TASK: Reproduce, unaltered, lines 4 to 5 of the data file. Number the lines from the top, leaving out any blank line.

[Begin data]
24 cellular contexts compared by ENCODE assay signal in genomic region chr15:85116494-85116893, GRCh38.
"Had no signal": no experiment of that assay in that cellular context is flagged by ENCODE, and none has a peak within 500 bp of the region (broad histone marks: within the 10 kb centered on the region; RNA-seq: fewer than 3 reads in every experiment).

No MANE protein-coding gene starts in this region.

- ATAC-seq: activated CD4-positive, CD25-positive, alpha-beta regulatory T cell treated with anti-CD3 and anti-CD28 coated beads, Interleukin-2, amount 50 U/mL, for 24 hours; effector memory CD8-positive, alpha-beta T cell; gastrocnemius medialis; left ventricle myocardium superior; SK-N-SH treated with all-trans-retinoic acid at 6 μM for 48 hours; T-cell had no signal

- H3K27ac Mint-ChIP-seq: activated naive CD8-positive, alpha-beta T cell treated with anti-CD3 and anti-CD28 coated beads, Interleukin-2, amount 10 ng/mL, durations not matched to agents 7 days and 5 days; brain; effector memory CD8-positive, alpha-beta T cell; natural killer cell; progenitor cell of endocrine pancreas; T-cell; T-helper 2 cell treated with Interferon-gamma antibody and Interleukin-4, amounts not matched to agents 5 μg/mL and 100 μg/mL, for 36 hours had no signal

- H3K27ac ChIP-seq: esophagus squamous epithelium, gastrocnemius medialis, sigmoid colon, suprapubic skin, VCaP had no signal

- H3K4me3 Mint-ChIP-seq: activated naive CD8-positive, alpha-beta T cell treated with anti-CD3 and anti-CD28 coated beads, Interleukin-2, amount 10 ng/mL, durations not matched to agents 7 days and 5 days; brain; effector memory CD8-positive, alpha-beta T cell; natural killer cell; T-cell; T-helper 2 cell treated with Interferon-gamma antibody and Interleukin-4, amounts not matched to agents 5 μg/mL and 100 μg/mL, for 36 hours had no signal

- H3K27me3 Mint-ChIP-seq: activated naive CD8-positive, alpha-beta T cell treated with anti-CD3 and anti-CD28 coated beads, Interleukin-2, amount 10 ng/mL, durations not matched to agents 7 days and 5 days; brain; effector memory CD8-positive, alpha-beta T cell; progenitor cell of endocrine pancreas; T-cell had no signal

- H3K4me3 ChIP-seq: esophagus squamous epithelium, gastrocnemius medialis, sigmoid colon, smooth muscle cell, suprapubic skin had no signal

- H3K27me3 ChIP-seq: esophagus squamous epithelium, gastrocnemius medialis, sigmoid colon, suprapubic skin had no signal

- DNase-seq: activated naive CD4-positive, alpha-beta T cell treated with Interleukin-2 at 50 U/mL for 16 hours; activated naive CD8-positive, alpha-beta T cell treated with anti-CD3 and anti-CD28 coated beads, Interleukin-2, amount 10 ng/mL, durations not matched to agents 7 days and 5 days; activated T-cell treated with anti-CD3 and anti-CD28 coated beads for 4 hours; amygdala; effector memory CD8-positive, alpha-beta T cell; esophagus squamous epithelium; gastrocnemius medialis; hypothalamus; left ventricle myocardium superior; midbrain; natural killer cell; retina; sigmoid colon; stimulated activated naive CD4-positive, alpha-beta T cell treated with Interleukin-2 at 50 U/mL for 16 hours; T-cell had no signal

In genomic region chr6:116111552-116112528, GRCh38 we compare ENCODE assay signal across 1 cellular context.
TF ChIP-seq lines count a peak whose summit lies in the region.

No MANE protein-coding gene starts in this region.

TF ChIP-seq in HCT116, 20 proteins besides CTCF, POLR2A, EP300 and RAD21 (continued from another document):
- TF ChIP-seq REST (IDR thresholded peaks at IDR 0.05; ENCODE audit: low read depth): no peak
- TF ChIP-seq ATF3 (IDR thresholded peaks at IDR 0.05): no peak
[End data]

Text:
- ATAC-seq: activated CD4-positive, CD25-positive, alpha-beta regulatory T cell treated with anti-CD3 and anti-CD28 coated beads, Interleukin-2, amount 50 U/mL, for 24 hours; effector memory CD8-positive, alpha-beta T cell; gastrocnemius medialis; left ventricle myocardium superior; SK-N-SH treated with all-trans-retinoic acid at 6 μM for 48 hours; T-cell had no signal

- H3K27ac Mint-ChIP-seq: activated naive CD8-positive, alpha-beta T cell treated with anti-CD3 and anti-CD28 coated beads, Interleukin-2, amount 10 ng/mL, durations not matched to agents 7 days and 5 days; brain; effector memory CD8-positive, alpha-beta T cell; natural killer cell; progenitor cell of endocrine pancreas; T-cell; T-helper 2 cell treated with Interferon-gamma antibody and Interleukin-4, amounts not matched to agents 5 μg/mL and 100 μg/mL, for 36 hours had no signal